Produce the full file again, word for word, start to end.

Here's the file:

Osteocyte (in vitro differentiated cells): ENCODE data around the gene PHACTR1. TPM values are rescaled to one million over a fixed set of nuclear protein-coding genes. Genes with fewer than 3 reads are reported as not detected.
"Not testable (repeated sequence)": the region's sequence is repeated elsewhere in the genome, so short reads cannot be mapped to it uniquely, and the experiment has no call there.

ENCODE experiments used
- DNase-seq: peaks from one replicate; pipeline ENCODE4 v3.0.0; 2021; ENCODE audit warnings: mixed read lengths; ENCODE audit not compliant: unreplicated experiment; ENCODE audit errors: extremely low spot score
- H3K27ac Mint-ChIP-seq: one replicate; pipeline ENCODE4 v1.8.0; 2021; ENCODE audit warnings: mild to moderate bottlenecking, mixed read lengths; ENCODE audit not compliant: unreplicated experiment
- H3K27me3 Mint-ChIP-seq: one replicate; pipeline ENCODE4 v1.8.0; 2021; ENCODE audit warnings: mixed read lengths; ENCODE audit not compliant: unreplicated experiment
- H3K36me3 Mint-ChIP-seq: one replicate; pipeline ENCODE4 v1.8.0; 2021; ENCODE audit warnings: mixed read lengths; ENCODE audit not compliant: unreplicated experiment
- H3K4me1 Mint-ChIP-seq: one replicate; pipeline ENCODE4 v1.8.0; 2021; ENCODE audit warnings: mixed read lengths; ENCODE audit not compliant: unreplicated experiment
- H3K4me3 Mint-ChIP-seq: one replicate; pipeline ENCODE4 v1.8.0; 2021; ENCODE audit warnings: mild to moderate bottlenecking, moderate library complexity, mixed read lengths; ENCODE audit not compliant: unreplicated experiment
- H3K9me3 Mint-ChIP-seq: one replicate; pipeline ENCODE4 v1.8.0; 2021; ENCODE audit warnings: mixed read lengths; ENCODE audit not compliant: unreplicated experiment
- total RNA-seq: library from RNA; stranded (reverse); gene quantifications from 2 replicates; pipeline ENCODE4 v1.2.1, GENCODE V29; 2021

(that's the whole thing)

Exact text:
Osteocyte (in vitro differentiated cells): ENCODE data around the gene PHACTR1. TPM values are rescaled to one million over a fixed set of nuclear protein-coding genes. Genes with fewer than 3 reads are reported as not detected.
"Not testable (repeated sequence)": the region's sequence is repeated elsewhere in the genome, so short reads cannot be mapped to it uniquely, and the experiment has no call there.

ENCODE experiments used
- DNase-seq: peaks from one replicate; pipeline ENCODE4 v3.0.0; 2021; ENCODE audit warnings: mixed read lengths; ENCODE audit not compliant: unreplicated experiment; ENCODE audit errors: extremely low spot score
- H3K27ac Mint-ChIP-seq: one replicate; pipeline ENCODE4 v1.8.0; 2021; ENCODE audit warnings: mild to moderate bottlenecking, mixed read lengths; ENCODE audit not compliant: unreplicated experiment
- H3K27me3 Mint-ChIP-seq: one replicate; pipeline ENCODE4 v1.8.0; 2021; ENCODE audit warnings: mixed read lengths; ENCODE audit not compliant: unreplicated experiment
- H3K36me3 Mint-ChIP-seq: one replicate; pipeline ENCODE4 v1.8.0; 2021; ENCODE audit warnings: mixed read lengths; ENCODE audit not compliant: unreplicated experiment
- H3K4me1 Mint-ChIP-seq: one replicate; pipeline ENCODE4 v1.8.0; 2021; ENCODE audit warnings: mixed read lengths; ENCODE audit not compliant: unreplicated experiment
- H3K4me3 Mint-ChIP-seq: one replicate; pipeline ENCODE4 v1.8.0; 2021; ENCODE audit warnings: mild to moderate bottlenecking, moderate library complexity, mixed read lengths; ENCODE audit not compliant: unreplicated experiment
- H3K9me3 Mint-ChIP-seq: one replicate; pipeline ENCODE4 v1.8.0; 2021; ENCODE audit warnings: mixed read lengths; ENCODE audit not compliant: unreplicated experiment
- total RNA-seq: library from RNA; stranded (reverse); gene quantifications from 2 replicates; pipeline ENCODE4 v1.2.1, GENCODE V29; 2021